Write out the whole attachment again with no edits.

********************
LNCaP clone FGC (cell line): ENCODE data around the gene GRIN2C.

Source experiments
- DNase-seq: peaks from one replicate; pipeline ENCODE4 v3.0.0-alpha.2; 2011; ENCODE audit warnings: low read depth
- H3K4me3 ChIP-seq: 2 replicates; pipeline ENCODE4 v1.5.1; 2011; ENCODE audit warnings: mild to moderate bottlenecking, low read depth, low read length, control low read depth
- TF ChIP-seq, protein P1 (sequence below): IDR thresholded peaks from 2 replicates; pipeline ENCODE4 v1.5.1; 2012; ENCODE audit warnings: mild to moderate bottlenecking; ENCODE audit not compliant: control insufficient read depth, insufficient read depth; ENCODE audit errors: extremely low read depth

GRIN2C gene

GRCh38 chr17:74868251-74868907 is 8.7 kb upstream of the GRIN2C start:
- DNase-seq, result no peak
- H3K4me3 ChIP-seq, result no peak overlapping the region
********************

LNCaP clone FGC (cell line): ENCODE data around the gene GRIN2C.

Source experiments
- DNase-seq: peaks from one replicate; pipeline ENCODE4 v3.0.0-alpha.2; 2011; ENCODE audit warnings: low read depth
- H3K4me3 ChIP-seq: 2 replicates; pipeline ENCODE4 v1.5.1; 2011; ENCODE audit warnings: mild to moderate bottlenecking, low read depth, low read length, control low read depth
- TF ChIP-seq, protein P1 (sequence below): IDR thresholded peaks from 2 replicates; pipeline ENCODE4 v1.5.1; 2012; ENCODE audit warnings: mild to moderate bottlenecking; ENCODE audit not compliant: control insufficient read depth, insufficient read depth; ENCODE audit errors: extremely low read depth

GRIN2C gene

GRCh38 chr17:74868251-74868907 is 8.7 kb upstream of the GRIN2C start:
- DNase-seq, result no peak
- H3K4me3 ChIP-seq, result no peak overlapping the region